Graphic novel, Memoir, Queer Literature

Pregnant Butch

May 18, 2017

I don’t remember how I discovered Pregnant Butch: Nine Long Months Spent in Drag by A. K. Summers, but I wanted to read this graphic memoir badly because pregnancy IS a kind of drag, but not always a fun kind of drag. I’ve found it to be a totally alienating and disabling condition, all four times I’ve been pregnant. And I’m cis-gendered with femme tendencies, and partnered with a dude, so I enjoy many of the privileges that come with being visibly pregnant that are denied to our butch lesbian hero, Teek.

Still, Summers describes much of the same perils that plague all pregnant people: the need for emergency snacks (“did I forget to pack more nuts?”), the inability to climb a staircase without sound effects (“groan” “pant” “gasp”), inappropriate questions from everyone (landlord, lesbian community), bouncing-fetus-on-bladder, random crying on public transportation… All the fun stuff, with an extra butch spin.

Plus, Teek is adopted, and eloquently explains the adoptee’s “longing for that indisputable kinship” (51). The kind of longing that would lead to DIY insemination rather than going the adoption route, like Dan Savage did (another excellent non-hetero-normative family-making memoir that I totally recommend).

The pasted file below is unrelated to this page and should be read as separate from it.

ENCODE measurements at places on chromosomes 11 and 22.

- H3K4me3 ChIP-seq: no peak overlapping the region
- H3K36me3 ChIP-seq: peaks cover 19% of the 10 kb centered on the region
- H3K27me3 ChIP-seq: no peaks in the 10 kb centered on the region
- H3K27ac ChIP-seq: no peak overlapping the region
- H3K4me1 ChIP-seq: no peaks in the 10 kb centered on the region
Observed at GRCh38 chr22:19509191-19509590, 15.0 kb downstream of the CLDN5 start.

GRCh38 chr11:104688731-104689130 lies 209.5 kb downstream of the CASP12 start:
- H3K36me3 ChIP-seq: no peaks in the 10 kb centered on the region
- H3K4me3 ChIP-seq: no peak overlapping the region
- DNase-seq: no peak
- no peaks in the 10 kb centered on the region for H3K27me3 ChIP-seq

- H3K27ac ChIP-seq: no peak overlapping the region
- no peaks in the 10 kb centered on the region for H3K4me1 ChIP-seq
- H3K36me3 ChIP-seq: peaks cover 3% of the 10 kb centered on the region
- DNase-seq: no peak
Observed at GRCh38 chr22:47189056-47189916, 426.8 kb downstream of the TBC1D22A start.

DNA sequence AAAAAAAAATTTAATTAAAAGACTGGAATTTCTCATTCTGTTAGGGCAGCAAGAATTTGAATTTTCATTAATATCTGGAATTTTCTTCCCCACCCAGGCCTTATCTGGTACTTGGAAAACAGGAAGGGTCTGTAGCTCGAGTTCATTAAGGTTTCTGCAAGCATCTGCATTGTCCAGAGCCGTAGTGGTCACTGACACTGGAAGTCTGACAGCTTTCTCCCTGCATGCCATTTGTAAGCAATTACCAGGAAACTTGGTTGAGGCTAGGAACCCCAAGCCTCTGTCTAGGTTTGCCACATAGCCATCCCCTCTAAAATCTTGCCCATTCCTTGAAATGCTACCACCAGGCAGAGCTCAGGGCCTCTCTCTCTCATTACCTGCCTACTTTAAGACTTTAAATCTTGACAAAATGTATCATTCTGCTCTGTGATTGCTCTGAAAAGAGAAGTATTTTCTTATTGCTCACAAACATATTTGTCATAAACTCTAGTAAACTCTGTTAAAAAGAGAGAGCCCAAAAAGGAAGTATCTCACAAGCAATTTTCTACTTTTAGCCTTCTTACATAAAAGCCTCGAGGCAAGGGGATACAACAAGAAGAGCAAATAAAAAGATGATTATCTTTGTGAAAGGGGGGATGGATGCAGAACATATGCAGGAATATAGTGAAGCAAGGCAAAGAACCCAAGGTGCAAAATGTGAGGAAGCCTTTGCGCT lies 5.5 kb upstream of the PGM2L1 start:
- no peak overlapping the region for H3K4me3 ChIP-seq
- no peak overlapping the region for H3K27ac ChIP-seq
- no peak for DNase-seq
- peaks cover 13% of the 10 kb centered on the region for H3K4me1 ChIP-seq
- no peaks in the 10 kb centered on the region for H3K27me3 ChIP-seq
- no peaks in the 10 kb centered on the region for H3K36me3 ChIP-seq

I loved the frame in which they find out the sex of the baby, where Teek reminds us: “You can find out the sex (*unless your child is intersex), but that’s not guarantee of gender” (53). The accompanying illustration is of a boy in a ballerina costume. This leads Teek into few more frames considering the ways that gender theory has advanced to suggest that “social construction of gender is an outmoded concept”… and “It’s an anxious time to be a butch” because testosterone seems to suggest there’s an indisputable biology/science behind masculinity (53). [In Intro to WGS, we still teach social constructionism (and gender performance–students tend to really love Judith Butler); should we be going beyond that? Are we outmoded? Could teaching this book open up that conversation? Wait, fun reading has become work again. See how fast that happens?]


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